Connecting the world through creativity: Using Creative practice to facilitate meaning across Cultures

By Donna Wright.

Published by The Humanities Collection

Format Price
Article: Print $US10.00
Article: Electronic $US5.00

This paper outlines the development of an art practice based research methodology specifically modelled to investigate the significance of creativity and creative practice in setting up sites for shared understanding. Big Blue Ball: Pictures, people, place is an international research project that investigates the making of meaning in a contemporary intercultural lifeworld, where global cultural flows are increasingly interconnecting and transforming our societies. Through the development of a practice based research strategy that draws on the visual and creative arts, Big Blue Ball: Pictures, people, place has aimed to build on our understandings of both the nature of meaning making and the significance of creativity and creative practice in setting up sites that can support innovative thinking about contemporary cultural issues of a globally interactive world.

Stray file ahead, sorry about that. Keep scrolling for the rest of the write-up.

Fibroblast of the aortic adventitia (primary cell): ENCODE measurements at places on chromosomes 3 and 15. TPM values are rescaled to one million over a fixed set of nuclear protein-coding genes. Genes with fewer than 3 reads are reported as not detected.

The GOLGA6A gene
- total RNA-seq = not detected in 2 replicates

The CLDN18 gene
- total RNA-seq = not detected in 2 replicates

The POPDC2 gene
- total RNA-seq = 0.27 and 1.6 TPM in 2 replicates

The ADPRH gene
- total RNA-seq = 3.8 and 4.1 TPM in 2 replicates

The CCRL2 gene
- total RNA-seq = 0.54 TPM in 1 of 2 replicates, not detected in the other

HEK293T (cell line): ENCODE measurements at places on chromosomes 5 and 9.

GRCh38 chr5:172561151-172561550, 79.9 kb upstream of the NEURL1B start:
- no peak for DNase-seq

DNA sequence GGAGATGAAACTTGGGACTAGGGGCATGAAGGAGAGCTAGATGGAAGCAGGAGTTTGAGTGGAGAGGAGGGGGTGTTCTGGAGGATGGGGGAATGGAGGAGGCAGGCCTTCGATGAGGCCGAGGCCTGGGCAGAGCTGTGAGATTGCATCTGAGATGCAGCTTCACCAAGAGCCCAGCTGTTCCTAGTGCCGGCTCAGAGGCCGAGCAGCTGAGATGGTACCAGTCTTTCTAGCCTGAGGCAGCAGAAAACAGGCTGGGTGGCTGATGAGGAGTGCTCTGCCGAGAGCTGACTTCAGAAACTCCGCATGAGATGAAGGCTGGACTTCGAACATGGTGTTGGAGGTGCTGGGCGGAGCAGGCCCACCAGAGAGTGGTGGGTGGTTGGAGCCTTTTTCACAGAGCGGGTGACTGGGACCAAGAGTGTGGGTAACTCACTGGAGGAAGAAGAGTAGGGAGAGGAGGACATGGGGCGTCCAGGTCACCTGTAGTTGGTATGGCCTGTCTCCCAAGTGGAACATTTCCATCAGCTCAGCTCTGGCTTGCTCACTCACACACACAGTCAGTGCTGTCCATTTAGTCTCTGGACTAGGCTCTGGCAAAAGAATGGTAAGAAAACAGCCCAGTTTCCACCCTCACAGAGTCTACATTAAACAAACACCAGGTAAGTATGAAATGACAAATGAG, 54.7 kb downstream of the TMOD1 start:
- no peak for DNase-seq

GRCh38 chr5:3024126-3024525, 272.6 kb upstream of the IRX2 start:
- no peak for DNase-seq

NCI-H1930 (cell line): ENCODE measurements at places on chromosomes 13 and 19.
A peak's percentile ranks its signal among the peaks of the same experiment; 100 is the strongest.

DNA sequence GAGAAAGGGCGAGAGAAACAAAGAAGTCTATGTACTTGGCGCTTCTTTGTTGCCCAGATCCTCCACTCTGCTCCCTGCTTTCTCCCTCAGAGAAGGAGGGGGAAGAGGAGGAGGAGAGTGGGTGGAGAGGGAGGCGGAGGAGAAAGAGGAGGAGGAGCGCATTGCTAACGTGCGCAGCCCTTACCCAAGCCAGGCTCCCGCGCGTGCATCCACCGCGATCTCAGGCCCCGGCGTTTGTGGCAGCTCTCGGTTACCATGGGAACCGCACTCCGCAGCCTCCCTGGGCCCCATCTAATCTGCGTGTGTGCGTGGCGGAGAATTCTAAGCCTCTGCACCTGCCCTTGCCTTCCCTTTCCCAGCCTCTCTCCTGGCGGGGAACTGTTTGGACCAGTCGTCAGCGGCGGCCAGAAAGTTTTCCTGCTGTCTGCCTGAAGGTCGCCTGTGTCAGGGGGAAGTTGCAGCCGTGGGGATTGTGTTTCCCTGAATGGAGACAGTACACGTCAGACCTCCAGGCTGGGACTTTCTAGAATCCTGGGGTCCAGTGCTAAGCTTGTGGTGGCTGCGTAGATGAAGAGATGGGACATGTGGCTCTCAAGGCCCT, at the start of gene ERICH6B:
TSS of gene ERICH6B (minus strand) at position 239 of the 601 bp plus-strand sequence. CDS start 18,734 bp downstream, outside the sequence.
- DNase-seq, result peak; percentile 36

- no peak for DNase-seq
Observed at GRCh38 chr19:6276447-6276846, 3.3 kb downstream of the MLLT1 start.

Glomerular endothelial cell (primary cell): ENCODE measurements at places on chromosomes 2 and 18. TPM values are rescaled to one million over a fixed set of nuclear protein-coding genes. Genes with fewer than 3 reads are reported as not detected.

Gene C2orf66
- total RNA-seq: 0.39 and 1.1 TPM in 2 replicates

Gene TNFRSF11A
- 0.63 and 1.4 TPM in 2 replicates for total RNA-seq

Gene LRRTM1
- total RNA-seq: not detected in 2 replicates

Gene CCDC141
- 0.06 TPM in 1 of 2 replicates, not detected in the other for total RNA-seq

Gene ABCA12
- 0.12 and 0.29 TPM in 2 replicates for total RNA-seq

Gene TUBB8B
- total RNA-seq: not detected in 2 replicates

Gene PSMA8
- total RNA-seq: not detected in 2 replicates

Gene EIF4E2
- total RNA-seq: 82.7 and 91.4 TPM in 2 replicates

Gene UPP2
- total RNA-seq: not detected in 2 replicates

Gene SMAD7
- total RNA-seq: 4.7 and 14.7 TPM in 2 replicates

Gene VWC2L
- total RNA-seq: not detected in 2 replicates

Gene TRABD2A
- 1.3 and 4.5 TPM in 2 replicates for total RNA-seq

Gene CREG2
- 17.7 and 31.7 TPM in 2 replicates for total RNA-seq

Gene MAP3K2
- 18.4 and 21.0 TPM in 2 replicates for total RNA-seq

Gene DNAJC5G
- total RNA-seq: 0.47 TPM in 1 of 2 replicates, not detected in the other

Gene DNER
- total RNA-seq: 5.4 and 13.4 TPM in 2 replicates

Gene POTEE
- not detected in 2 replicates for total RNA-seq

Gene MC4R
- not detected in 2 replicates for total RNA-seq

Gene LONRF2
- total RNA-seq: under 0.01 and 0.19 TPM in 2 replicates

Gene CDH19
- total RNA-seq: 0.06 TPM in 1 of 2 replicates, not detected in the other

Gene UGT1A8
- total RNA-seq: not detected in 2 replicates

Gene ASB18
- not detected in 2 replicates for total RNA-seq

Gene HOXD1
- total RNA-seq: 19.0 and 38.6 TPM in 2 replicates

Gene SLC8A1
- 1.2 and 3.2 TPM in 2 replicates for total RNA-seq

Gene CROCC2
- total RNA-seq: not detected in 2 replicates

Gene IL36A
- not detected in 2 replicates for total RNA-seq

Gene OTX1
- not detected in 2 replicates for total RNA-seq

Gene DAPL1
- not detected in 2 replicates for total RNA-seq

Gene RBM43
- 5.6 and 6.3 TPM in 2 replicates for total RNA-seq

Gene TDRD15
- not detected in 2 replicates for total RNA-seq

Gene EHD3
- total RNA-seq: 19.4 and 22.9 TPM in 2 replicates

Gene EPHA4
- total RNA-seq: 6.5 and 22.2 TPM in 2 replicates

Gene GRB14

Keywords: Visual Culture, Practice-Based Research, Intercultural Communication

The International Journal of the Humanities, Volume 5, Issue 2, pp.83-88. Article: Print (Spiral Bound). Article: Electronic (PDF File; 989.104KB).

Dr. Donna Wright

Lecturer, Central Queensland University, Queensland, Australia

A practicing visual artist for over 18 years, Wright has been educating adults for 15 years, working in the areas of contemporary arts practice and visual culture, community development, Aboriginal adult education, and has now been lecturing in communication, cultural studies and visual communication for the past four years at Central Queensland University's international campuses. Wright's research actively engages dialogue with a diversity of cultures through individuals responding to pictures. It is primarily a creative exploration into how meaning can be reconstructed through cross-cultural exposure and inter- cultural exchange. Wright's interest lies in reviving the communication tools of visual and creative arts practice by placing them into positions to act as vehicles for fresh and innovative approaches to our continuing investigations into the human communicative process and its complex systems of mutual understanding.

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